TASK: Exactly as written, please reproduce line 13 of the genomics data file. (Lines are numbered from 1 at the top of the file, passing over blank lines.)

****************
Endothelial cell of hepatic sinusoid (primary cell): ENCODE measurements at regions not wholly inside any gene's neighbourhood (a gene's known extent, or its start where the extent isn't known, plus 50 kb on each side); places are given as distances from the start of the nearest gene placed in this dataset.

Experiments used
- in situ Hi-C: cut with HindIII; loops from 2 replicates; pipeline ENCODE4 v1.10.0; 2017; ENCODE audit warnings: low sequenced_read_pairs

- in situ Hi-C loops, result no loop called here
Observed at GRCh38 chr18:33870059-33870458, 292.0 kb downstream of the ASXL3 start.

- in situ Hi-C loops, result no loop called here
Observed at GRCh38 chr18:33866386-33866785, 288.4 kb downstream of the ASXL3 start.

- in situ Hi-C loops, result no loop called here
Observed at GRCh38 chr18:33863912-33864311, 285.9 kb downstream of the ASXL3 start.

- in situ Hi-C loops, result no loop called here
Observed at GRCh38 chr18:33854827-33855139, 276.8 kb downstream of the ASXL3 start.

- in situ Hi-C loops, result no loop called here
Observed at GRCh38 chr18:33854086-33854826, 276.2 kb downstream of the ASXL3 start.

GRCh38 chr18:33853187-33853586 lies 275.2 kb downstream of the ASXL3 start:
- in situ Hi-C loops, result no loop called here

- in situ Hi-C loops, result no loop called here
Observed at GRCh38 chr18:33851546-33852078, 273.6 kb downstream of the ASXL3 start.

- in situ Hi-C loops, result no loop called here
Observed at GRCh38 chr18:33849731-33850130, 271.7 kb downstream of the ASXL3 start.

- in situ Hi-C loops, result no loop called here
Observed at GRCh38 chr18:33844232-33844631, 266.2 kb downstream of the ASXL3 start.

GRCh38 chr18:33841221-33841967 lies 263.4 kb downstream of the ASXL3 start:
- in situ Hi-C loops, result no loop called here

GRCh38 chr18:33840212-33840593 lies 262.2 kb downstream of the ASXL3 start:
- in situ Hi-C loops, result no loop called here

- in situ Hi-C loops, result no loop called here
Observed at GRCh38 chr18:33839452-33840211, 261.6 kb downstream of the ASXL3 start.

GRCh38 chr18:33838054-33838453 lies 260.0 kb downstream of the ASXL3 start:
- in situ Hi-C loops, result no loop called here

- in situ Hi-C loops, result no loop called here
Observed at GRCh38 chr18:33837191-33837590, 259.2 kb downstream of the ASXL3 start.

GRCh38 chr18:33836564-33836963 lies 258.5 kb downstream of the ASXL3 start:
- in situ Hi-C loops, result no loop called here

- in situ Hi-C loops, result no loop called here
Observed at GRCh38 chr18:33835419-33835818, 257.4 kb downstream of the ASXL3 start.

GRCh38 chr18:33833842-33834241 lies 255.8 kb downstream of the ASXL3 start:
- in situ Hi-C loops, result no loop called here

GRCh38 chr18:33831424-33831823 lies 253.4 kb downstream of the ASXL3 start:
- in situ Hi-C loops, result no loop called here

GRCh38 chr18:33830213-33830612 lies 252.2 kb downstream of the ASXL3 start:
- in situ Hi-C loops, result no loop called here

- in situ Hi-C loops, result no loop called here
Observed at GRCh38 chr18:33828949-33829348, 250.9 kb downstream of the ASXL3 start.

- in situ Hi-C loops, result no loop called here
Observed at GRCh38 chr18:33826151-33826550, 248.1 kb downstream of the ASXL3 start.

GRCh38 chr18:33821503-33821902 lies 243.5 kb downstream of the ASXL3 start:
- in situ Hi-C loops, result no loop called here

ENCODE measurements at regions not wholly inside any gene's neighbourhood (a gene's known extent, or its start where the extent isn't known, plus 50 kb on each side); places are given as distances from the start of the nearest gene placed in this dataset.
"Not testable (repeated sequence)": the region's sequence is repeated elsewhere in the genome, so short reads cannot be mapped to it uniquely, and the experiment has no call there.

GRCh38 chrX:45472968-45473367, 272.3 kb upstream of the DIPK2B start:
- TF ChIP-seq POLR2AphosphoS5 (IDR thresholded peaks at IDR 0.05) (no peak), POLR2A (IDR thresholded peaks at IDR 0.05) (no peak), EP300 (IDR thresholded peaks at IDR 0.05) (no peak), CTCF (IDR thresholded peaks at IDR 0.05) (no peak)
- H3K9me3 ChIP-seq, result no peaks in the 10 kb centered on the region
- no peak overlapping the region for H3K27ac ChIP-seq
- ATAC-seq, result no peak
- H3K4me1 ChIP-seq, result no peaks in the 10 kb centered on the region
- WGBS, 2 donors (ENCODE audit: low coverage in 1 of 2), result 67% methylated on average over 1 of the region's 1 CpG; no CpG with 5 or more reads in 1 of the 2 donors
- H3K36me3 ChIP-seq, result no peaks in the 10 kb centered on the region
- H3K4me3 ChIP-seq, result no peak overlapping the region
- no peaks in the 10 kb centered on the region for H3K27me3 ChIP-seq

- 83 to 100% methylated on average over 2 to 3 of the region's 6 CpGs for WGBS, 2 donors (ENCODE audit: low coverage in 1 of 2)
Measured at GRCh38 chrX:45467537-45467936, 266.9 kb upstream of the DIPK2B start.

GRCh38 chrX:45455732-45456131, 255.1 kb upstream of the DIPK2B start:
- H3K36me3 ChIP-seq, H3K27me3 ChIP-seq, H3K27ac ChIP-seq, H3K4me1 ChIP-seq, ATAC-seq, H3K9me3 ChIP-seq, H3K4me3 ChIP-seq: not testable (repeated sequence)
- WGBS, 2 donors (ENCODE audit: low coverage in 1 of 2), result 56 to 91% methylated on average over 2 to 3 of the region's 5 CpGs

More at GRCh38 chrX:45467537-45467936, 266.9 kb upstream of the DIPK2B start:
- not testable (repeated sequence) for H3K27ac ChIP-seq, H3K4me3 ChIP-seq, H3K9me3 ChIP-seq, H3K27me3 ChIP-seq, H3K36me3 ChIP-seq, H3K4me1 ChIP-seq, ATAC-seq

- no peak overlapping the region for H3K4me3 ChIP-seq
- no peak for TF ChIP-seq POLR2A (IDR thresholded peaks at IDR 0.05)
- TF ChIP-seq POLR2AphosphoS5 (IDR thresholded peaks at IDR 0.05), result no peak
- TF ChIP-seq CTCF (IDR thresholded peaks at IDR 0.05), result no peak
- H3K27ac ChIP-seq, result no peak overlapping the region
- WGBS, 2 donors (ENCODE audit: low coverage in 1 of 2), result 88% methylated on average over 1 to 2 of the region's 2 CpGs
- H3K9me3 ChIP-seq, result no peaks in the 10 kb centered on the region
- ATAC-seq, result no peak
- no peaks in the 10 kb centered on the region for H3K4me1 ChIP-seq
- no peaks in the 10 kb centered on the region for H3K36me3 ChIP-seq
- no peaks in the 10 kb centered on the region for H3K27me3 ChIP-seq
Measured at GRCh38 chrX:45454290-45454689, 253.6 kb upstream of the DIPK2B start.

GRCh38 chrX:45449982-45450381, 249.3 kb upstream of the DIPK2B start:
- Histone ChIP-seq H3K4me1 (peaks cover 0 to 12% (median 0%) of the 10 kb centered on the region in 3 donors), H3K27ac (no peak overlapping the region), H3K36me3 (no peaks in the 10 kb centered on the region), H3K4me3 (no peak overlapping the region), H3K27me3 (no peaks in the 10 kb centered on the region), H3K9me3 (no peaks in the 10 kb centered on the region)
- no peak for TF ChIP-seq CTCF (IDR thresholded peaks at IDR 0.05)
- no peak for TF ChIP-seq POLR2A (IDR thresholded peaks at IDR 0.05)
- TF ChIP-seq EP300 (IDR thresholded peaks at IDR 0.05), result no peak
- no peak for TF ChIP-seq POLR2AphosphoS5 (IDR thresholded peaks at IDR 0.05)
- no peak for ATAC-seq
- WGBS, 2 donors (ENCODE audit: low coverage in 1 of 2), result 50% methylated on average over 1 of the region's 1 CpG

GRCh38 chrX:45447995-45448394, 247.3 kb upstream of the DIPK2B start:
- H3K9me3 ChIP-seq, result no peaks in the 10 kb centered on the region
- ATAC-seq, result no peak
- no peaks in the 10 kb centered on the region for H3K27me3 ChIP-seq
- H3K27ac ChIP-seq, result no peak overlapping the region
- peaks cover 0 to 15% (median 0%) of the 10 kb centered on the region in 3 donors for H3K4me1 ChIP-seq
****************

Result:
Observed at GRCh38 chr18:33854086-33854826, 276.2 kb downstream of the ASXL3 start.